The KNC also has recently convened with the SNC in Iraqi Kurdistan, with the participation of Foreign Minister Ahmet Davutoğlu and officials from the KRG, including its interior minister, Karim Sinjari. Several parties in the KNC had earlier left the SNC, because the group lacked of any clear policy for Kurdish aspirations.

Brimo reiterated that fully fledged cooperation between the KNC and the SNC is conditional upon the latter's admittance that Kurds would be mentioned as the second largest group of people in the new constitution, with guarantees for Kurdish rights. While asserting that Kurdish Supreme Council places great importance on having good relations with the SNC, Brimo complained about the fragmented structure of Syrian opposition. “[The SNC] is trying to play down the role of other opposition groups, especially the one of the Kurds. However, we will try to overcome such obstacles,” he claimed.

Touching upon the situation of Kurds in Turkey, Bashar also expressed the hope that the “Kurdish problem” will be solved by peaceful means in Turkey.

“The relations founded upon Kurdish fraternity should exist within the scope of further developing kinship ties [between Kurdish groups in different countries.] Turks, Iranians and Arabs, which are our neighbors, should not approach these relations with suspicion,” Brimo also explained.

Meanwhile, officials have rejected that there has been as yet any contact between Syrian Kurds and pro-Kurdish Peace and Democracy Party (BDP) in Turkey.

ORSAM: Turkey should develop ties with Syrian Kurds

Turkey should develop ties with Syrian Kurds, Turkish think tank says


Ankara Today's Zaman


Turkey must forge ties with Syrian Kurds in order to prevent the terrorist Kurdistan Workers' Party (PKK) from gaining further influence, a report by the Center for Middle Eastern Strategic Studies (ORSAM), a prominent Ankara-based think tank, has said.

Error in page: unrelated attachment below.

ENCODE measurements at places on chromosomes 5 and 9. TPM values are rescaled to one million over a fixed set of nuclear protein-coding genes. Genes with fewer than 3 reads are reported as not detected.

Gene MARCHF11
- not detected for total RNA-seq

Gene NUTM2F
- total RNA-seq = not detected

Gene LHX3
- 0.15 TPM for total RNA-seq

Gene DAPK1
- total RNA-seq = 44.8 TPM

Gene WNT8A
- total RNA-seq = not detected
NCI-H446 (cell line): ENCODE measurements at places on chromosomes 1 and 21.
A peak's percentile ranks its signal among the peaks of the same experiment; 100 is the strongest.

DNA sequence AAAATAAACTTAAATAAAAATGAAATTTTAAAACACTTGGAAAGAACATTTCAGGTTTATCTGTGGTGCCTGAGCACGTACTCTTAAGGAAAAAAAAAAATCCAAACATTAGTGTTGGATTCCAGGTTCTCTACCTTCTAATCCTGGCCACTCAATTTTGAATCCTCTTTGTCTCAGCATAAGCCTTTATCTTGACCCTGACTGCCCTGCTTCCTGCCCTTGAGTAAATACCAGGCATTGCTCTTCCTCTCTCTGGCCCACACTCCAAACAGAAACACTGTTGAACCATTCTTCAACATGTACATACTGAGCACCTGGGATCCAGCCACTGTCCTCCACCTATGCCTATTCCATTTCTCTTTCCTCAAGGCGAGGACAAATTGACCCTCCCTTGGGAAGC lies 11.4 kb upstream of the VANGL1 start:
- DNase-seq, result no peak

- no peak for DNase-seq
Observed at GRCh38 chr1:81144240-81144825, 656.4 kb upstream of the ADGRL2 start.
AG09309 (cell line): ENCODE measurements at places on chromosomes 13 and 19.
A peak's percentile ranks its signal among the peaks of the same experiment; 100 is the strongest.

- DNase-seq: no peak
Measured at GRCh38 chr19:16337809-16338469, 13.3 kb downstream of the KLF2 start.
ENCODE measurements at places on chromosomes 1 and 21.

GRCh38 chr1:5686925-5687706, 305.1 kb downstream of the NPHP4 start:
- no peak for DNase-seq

The report, prepared by Associate Professor Serhat Erkmen, a Middle East research fellow at ORSAM also lecturing in the international relations department of Kırşehir's Ahi Evran University, has studied the historical development of the Kurdish political movement in Syria from past to present. Kurdish groups have gained important military and political leverage recently, particularly in Syria's north, increasing the need to take the group into consideration in evaluating the Syrian conflict.


The report claims that Turkey should exert efforts to ensure Kurdish groups would be integrated into political mechanisms in a post-Bashar al-Assad era, as a way to weaken the PKK's grip on Syrian Kurds.


The report also claims that even if the Assad regime falls in Syria, Syrian Kurds would not be able to establish an independent region in northern Syria, due to a number of political, geographic and demographic factors in the region preventing such a scenario.


The report also draws attention to the rifts between Kurdish political groups active in Syria, describing the Kurdish political parties as lacking established structure and holding differing views about the regime's future and Kurdish identity claims in Syria.